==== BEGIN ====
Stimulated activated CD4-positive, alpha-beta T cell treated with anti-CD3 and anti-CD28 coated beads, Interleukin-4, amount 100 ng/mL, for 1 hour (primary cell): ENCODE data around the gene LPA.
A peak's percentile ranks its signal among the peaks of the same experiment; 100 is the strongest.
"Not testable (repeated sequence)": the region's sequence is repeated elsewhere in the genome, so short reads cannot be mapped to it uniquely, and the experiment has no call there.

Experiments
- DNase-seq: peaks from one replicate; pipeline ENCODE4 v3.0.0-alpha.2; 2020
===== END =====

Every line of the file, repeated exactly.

Stimulated activated CD4-positive, alpha-beta T cell treated with anti-CD3 and anti-CD28 coated beads, Interleukin-4, amount 100 ng/mL, for 1 hour (primary cell): ENCODE data around the gene LPA.
A peak's percentile ranks its signal among the peaks of the same experiment; 100 is the strongest.
"Not testable (repeated sequence)": the region's sequence is repeated elsewhere in the genome, so short reads cannot be mapped to it uniquely, and the experiment has no call there.

Experiments
- DNase-seq: peaks from one replicate; pipeline ENCODE4 v3.0.0-alpha.2; 2020